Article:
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Detroit Auburn – Cord Sales and Service

By the time these photos were taken (we’re guessing it was around 1929 or 1930) the Indiana upstart, Auburn, had already been building quality cars for more than 25 years. Here they have invaded Michigan and these reputable looking gentlemen are hawking their two lines of cars right in the “Big Three’s” backyard, Detroit. Aside from selling Auburns and Cords, the sign in the window on the right announces some “Good Used Cars Cheap : Hudson Sedan, $225, Chandler Coach, $150, Dodge Sedan, $125, Cadillac 4-Passenger Coupe, $100. All cars with license.” But it’s kind of hard for us to know just how good a deal these really were, since they conveniently neglected to mention the model year of each of these potential bargains.

But the big news there had to be their revolutionary Cord L-29. Introduced in 1929, the drivetrain was largely the brainchild of Auburn chief engineer C.W. Van Ranst who brought his not inconsiderable talents to the table. Above you can see a clear image of the entire drivetrain from the June 19, 1929 issue of Automotive Industries. We also found the thumbnails (below) showing a different angle on the engine and transaxle (left) and it’s intricate inner workings (right) in the same issue. The center image shows what we think might be an L-29 prototype based on the axle’s placement in front of the differential cover and what appears to be an Indiana manufacturer’s license plate.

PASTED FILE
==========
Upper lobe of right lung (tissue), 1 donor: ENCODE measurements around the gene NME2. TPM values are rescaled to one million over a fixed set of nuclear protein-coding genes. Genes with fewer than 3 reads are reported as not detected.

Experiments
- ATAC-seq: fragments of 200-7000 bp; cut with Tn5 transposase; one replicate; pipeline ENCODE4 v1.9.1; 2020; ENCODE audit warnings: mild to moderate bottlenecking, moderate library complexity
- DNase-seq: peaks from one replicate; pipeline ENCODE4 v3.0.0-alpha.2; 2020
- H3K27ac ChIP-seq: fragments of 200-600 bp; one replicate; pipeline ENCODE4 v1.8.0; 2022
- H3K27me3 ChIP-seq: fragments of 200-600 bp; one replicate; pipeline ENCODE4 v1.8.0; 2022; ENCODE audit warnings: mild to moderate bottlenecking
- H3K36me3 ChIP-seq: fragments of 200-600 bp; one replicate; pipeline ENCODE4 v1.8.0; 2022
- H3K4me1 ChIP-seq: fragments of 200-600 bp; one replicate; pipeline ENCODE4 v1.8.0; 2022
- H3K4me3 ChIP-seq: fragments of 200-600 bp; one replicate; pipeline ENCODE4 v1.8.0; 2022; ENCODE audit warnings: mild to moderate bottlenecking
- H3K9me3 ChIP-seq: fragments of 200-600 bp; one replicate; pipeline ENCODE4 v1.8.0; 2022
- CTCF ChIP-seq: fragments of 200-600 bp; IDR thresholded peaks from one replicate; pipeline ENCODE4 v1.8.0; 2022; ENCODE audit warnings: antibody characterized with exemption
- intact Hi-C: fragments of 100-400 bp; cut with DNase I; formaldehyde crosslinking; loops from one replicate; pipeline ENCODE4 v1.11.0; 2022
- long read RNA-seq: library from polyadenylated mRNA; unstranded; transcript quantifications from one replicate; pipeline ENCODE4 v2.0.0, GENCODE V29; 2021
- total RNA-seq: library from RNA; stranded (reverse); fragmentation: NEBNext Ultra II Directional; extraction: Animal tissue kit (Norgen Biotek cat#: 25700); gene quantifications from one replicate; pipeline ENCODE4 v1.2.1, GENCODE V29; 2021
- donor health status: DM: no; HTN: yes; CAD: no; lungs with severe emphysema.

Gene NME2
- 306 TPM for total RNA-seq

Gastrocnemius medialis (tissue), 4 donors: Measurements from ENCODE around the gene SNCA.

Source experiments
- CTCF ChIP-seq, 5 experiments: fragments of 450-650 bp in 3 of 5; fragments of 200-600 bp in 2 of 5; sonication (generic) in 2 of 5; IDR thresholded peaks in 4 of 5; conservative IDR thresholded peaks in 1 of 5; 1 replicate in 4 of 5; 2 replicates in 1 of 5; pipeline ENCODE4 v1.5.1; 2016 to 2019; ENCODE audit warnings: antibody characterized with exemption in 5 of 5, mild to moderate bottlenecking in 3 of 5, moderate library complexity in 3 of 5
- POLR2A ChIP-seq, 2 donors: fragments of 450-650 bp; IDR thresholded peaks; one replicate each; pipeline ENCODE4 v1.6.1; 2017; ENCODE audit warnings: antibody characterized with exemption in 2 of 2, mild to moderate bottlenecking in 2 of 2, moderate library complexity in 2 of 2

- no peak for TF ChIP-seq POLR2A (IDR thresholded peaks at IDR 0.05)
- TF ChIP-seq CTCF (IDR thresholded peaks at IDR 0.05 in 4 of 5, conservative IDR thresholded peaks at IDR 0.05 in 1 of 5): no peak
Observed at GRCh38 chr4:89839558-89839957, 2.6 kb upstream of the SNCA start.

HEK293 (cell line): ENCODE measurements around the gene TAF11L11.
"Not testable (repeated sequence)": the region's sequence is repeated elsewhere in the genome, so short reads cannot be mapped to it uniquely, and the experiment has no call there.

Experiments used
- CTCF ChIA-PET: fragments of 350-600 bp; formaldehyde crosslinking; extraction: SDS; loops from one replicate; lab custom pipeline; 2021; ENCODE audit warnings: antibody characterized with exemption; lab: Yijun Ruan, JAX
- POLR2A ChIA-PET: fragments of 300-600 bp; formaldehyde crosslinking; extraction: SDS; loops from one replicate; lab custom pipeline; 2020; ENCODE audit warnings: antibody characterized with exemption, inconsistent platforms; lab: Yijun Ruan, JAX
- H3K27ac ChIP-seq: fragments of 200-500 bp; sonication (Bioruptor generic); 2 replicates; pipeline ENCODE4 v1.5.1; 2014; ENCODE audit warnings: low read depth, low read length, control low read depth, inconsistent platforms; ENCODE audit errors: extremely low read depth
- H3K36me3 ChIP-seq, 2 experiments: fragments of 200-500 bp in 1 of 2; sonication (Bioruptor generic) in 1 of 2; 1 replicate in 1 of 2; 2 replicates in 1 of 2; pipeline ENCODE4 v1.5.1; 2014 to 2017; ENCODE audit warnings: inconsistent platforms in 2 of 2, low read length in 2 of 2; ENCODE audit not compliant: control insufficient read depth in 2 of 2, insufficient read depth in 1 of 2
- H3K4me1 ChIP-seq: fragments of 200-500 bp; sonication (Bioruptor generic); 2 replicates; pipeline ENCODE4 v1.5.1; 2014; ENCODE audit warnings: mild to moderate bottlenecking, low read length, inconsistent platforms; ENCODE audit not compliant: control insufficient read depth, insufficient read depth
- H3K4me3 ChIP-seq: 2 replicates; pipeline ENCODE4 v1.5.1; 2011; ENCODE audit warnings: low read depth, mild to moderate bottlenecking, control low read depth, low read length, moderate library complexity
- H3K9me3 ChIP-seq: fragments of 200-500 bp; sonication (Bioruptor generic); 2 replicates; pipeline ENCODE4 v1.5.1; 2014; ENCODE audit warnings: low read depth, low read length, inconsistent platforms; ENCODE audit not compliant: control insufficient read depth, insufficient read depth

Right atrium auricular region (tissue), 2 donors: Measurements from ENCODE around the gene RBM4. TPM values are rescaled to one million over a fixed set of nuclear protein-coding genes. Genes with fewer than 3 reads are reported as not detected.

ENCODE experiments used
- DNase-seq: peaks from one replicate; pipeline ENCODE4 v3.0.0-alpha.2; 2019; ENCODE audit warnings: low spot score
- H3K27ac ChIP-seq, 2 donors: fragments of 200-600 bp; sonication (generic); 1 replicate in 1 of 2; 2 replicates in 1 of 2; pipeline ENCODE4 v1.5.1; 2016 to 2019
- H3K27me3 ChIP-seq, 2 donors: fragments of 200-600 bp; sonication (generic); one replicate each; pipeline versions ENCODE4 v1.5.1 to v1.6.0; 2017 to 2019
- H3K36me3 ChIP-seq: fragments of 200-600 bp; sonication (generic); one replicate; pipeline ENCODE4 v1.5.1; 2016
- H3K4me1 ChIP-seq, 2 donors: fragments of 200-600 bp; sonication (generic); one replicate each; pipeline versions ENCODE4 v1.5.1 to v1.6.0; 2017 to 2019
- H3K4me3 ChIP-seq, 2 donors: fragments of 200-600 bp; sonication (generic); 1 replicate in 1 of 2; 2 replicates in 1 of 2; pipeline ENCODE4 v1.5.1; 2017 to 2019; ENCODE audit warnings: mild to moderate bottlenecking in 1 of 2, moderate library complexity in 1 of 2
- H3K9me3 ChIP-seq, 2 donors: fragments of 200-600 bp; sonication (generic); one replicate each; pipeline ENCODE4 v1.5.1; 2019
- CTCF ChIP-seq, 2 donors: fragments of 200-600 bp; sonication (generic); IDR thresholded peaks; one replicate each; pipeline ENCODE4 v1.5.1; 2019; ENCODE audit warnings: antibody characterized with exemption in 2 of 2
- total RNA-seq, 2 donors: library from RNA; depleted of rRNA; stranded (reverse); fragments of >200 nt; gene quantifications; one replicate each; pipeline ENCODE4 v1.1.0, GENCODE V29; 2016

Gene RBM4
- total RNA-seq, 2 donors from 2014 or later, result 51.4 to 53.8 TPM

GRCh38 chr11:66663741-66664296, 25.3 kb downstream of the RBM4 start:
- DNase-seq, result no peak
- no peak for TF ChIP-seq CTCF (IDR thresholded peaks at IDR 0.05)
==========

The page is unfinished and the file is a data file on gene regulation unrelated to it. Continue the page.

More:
Alan Leamy gets the credit for the graceful sweeping lines of the low slung body, made possible by the compact front wheel drive configuration.  It created a sensation both here and abroad, eventually receiving 39 awards at 23 Concours events in Europe. At the time, ground breaking architect Frank Lloyd Wright remarked, “it looks becoming to the houses I design!”


More interesting L29 Cord photos (scroll down) on The Old Motor. Top and bottom photos courtesy of Jerry Lettieri

5 responses to “Detroit Auburn – Cord Sales and Service

  1. Now those are what I call serious headlights!! Can anyone identify the make of the lamps for me?

    • Eddie….We were thinking the very same thing, but they appear to be original equipment.

      Hopefully an Auburn expert can tell us which lamp maker the company used at the time?

  2. Most of the information I’ve gotten on the reliability and durability of various automobiles from the twenties and thirties came from my Dad who was a mechanic. He particularly liked Auburn for its Lycoming engines which he judged to be excellent . Good also, according to his accounting ,were Hupmobile, Reo and Hudson-Essex. After all this time, is any reader aware of anything but this sort of anecdotal evidence on reliability? There was no Consumer Digest to do this work at the time. Acronyms of the day don’t count (eg. EMF “Every Mile Fix It!”)

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